“The reason why my father set up the non-alcoholic division was because he did not want Murree Brewery to be just seen as a sharab-making factory. He wanted to give it a softer and better image. Also, after 1977, following the prohibition, when the brewery was shut overnight, my father realized how important it is to have more streams to the business and not just depend on one.

In the non-alcoholic category, the company started with mango-flavoured juices. According to Isphandyar, at that time, only two companies in Pakistan produced bottled mango juice, Shezan and Murree; Mitchell’s existed but they had not diversified into juices yet.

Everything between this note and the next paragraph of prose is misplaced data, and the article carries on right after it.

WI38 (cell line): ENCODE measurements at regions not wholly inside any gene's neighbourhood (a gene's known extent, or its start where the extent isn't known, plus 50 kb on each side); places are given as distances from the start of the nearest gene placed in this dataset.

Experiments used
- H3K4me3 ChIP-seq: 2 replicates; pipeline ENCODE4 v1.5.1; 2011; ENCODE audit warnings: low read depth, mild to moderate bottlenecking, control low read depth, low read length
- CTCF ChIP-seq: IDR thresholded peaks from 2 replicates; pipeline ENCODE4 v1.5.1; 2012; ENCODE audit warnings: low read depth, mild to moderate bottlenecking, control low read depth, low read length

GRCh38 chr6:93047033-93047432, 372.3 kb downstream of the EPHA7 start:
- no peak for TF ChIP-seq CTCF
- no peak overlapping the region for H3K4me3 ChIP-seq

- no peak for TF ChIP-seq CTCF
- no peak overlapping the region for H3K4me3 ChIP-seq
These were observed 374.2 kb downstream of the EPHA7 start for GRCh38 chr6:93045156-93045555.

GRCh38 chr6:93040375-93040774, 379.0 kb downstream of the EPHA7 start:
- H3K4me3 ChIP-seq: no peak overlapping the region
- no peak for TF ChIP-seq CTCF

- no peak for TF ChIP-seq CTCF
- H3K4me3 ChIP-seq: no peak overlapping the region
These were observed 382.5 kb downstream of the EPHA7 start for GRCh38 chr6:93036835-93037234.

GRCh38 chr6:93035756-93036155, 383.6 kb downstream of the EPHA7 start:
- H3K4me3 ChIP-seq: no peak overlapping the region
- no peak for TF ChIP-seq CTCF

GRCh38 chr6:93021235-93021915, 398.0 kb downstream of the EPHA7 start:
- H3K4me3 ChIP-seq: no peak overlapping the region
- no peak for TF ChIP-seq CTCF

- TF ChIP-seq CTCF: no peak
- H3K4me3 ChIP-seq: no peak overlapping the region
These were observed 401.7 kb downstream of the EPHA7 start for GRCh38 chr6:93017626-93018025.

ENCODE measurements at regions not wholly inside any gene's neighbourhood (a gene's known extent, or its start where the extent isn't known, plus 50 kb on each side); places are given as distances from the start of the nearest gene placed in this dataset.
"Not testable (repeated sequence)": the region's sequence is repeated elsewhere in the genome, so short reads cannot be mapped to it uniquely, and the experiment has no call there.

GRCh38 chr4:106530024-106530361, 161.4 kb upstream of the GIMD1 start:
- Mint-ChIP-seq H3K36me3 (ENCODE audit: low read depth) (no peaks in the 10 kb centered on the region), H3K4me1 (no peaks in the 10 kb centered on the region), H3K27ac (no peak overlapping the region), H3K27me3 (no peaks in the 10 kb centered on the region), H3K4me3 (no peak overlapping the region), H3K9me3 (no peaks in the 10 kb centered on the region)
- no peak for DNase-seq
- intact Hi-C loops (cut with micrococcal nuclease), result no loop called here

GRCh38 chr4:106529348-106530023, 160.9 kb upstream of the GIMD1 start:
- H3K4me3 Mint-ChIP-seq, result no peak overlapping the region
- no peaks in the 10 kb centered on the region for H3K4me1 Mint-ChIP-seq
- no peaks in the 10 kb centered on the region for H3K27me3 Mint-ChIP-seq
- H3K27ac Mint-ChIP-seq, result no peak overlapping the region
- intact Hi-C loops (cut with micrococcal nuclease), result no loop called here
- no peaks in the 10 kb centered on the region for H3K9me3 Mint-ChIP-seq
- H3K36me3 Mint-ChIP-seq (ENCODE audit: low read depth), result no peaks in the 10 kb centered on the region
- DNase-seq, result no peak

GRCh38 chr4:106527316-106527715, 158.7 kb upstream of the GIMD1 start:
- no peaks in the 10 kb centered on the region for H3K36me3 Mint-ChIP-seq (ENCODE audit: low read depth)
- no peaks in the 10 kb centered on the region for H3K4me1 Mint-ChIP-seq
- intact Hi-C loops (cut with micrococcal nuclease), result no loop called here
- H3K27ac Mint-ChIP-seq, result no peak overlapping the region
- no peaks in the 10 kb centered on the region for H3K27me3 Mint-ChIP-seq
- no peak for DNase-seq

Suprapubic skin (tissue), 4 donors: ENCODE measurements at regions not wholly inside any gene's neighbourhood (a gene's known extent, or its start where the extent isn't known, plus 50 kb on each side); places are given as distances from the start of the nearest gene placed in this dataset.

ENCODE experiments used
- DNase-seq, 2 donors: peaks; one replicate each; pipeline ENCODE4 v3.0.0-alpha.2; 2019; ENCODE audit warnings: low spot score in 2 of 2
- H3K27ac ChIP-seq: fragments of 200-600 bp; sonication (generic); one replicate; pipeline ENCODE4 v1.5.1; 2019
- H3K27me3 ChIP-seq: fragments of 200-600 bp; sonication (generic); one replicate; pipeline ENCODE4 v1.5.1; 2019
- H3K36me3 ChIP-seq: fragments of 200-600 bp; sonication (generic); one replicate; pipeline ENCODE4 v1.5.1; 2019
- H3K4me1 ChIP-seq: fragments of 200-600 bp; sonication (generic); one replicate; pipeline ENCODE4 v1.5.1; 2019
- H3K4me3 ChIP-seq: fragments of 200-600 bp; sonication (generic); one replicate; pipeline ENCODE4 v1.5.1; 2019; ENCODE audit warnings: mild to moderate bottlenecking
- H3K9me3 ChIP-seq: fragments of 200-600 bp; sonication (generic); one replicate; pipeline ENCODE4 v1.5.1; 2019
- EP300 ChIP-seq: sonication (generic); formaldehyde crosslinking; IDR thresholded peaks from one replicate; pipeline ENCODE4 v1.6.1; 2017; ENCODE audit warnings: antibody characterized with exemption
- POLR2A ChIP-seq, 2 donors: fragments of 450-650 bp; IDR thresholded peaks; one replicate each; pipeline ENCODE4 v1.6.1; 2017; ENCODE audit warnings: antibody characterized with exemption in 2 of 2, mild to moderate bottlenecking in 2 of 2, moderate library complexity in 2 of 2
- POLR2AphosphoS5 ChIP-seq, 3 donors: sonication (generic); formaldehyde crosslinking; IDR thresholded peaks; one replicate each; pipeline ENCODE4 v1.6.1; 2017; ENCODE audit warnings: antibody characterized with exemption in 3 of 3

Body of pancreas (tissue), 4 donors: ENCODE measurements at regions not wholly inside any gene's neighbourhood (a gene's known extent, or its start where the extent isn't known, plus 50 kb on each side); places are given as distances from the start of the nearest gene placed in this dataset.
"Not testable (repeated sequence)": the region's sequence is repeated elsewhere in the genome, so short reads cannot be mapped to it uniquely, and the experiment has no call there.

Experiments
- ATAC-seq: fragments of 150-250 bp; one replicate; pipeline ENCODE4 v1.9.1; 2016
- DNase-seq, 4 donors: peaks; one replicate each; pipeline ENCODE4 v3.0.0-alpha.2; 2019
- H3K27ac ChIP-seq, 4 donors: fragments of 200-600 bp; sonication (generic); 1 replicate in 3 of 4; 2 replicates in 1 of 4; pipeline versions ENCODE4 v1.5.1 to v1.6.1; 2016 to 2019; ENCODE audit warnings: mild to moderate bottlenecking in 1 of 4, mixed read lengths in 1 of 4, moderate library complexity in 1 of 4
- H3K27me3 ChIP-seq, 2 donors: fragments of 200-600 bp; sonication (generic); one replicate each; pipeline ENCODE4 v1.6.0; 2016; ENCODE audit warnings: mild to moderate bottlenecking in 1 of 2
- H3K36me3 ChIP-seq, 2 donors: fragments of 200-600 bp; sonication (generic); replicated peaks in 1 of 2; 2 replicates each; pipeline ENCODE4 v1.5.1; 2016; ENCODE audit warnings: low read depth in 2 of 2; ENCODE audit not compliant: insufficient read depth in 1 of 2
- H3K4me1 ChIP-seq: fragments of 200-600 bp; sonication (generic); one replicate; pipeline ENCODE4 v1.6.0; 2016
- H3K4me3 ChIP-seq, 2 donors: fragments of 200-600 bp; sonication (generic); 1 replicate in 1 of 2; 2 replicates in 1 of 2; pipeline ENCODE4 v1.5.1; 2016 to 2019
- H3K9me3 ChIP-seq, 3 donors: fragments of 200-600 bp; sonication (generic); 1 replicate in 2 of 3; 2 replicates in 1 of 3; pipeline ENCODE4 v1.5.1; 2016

“Please do remember, that at that time, there were only a few industries in the country and they knew one another. In Rawalpindi, if someone had to find work, there were only two employers, Attock Refinery and Murree Brewery; the third was Pakistan Army. This is how things were during the 70s, the rest was entirely a jungle, with only army houses and the famous Ayub Park,” says Isphandyar.

By 1979, Murree introduced non-alcoholic beers – Malt 79 and Cindy – sold even today with the same name.

(Although the first factory for Tops Juices and Beverages was built in Rawalpindi, the operations were eventually moved to Hattar in Khyber Pakhtunkhwa (KP), along with Murree Glass during the early 90s, when Nawaz Sharif, the then Prime Minister gave Hattar an industrial estate status along with tax holiday to businesses for five years.)